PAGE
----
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HomescotlandThe 20 best things to do in Glasgow in 2023

The 20 best things to do in Glasgow in 2023

Among the things you need to know about Glasgow that tend to get left unsaid: it is a spectacularly beautiful city that did as much as almost anywhere else in western Europe to shape the modern world and the way we live now. For more information, keep reading – or better still, go there and ask a Glaswegian. Any Glaswegian. Glaswegians like a wee blether, so they do. They’re mouthy, irreverent, tipsy with talk, pleased to supply perfect strangers with up-to-the-minute bulletins as to their state of personal well-being and the human condition. And of course they swear wonderfully too.

Glasgow’s mostly Victorian city centre is said to resemble that of 19th-century New York. Filmmakers love it for this reason (go to the intersection of Hope Street and St Vincent Street and you’ll see why). But Glasgow’s grandeur is its own. A little frayed around the edges, perhaps, yet the grandeur remains. Take a few steps off George Square and into the City Chambers and look up. Gleaming acres of marble, alabaster, gold leaf, mosaics and mahogany, receding in mad Piranesi perspectives.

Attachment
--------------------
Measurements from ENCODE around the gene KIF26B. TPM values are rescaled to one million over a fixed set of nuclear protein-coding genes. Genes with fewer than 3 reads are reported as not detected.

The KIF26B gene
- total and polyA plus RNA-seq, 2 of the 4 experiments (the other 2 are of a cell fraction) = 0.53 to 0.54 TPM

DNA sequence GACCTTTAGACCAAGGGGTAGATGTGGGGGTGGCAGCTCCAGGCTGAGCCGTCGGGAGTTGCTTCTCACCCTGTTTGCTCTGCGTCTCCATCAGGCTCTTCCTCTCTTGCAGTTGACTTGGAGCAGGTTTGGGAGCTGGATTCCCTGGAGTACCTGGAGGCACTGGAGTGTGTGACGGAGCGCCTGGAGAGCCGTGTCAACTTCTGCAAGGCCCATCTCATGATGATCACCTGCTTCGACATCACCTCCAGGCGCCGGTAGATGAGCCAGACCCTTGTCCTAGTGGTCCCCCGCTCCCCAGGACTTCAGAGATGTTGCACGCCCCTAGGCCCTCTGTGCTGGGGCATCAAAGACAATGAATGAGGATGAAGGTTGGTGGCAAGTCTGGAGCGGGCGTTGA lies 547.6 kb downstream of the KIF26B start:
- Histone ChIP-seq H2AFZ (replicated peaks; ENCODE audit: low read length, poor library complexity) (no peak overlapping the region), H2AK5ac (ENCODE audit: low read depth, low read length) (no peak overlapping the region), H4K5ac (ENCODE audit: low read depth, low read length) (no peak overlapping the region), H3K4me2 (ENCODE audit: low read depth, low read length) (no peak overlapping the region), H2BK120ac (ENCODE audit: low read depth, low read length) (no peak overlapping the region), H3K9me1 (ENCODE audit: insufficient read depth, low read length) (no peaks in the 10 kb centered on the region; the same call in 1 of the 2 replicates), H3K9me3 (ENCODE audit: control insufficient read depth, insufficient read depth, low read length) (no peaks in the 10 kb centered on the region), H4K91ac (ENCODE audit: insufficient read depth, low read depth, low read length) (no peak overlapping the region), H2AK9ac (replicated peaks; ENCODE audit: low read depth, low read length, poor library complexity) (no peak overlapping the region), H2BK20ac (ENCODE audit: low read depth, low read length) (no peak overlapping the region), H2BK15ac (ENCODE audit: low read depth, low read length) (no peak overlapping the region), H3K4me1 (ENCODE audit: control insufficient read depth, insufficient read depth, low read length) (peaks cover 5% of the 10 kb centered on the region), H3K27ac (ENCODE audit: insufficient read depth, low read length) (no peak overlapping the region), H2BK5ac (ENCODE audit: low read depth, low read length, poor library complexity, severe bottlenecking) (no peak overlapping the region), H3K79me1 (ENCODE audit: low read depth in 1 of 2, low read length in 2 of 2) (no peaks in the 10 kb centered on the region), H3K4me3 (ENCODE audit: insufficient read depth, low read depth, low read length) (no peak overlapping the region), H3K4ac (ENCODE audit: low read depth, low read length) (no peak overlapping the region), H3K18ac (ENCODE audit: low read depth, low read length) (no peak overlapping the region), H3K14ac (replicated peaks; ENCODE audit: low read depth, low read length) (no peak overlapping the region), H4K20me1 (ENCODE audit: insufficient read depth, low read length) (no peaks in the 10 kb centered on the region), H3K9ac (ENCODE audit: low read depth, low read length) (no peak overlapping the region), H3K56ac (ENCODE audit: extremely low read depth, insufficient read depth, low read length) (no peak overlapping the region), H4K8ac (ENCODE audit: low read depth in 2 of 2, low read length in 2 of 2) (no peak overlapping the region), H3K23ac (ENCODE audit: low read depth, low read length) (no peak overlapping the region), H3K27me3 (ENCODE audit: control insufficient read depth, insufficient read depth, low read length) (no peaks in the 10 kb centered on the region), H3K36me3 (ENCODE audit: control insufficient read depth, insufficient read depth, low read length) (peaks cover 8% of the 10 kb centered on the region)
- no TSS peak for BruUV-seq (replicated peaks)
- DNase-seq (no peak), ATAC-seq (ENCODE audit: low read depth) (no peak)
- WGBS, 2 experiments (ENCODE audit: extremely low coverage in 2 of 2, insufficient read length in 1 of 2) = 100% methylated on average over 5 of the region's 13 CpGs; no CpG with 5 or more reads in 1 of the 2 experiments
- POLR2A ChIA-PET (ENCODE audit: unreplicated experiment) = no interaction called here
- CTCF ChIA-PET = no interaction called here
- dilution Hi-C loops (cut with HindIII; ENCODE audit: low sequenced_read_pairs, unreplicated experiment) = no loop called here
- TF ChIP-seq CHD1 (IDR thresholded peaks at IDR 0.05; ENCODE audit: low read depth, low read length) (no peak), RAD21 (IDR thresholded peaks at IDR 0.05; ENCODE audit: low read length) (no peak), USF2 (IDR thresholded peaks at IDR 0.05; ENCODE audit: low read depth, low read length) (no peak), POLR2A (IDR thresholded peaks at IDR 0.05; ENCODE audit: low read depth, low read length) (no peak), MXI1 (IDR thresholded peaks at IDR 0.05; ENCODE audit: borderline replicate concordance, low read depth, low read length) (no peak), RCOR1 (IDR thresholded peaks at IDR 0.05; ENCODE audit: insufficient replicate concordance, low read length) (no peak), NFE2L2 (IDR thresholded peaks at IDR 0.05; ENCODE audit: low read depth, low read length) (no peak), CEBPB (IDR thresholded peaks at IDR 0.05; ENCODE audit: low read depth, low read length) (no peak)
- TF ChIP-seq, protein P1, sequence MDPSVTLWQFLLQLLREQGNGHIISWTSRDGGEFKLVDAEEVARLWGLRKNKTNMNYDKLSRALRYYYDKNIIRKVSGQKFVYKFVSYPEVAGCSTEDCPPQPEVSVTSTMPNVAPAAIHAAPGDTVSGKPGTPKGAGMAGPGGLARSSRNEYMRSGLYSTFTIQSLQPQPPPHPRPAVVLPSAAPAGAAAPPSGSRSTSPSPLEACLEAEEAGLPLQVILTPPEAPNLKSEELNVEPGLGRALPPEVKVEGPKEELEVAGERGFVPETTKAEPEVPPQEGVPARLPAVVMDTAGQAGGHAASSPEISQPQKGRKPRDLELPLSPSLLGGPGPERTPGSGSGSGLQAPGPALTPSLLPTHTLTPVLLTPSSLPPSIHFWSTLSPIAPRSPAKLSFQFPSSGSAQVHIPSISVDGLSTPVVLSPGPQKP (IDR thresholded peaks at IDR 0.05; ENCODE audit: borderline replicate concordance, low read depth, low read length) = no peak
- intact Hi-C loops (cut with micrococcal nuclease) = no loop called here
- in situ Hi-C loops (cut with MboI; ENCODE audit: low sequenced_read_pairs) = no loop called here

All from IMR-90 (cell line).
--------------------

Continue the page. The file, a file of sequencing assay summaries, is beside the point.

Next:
You get the grandeur in smaller doses too, in places where you least expect to find it, and it is a feature of the city’s present as well as its past. Contradiction is the key. ‘There’s more joy in a Glasgow knife fight than an Edinburgh wedding,’ they joke. Gallowgate humour. There is real strife here, but great wit and beauty and spirit too. Glasgow is a city that requires a kind of double vision if you are to see it clearly.

These are the 20 best things to do in Glasgow

1. Cycle to Pollok Country Park, Southside

Pollok Country Park
Pollok Country Park

Glasgow means ‘Dear Green Place’ in Scots Gaelic, and for good reason – it has 90 parks, and this is its largest, covering over 300 acres. It also has mountain bike trails and bluebell-filled woods, not to mention a golf course, stables, and a field of highly photogenic, marmalade-hued Highland cows. At its heart is Pollok House, a grand Edwardian stately home managed by National Trust for Scotland, with a café, elegant formal gardens, a picture-perfect water mill and manicured lawns.

Elsewhere on the grounds, a visit to The Burrell Collection is essential. After a long refurbishment project, its upgrade is finally finished, and it could now compete with some of Europe’s most impressive museums. Sir William Burrell was an antique collector who gifted 9,000 objects to the city, and they are all displayed beautifully in this light-filled, glass-panelled building surrounded by woodland. You will be dazzled by the sheer volume and eclecticism of the collection, from Ming vases and medieval weapons to a 15th-century stained-glass panel once belonging to the Royal window at Canterbury Cathedral. Burrell had excellent taste in art, too: the collection has paintings by Cezanne, Degas, Courbet and Manet, and if you wander through the hall on the ground floor, you’ll bump into Rodin’s The Thinker.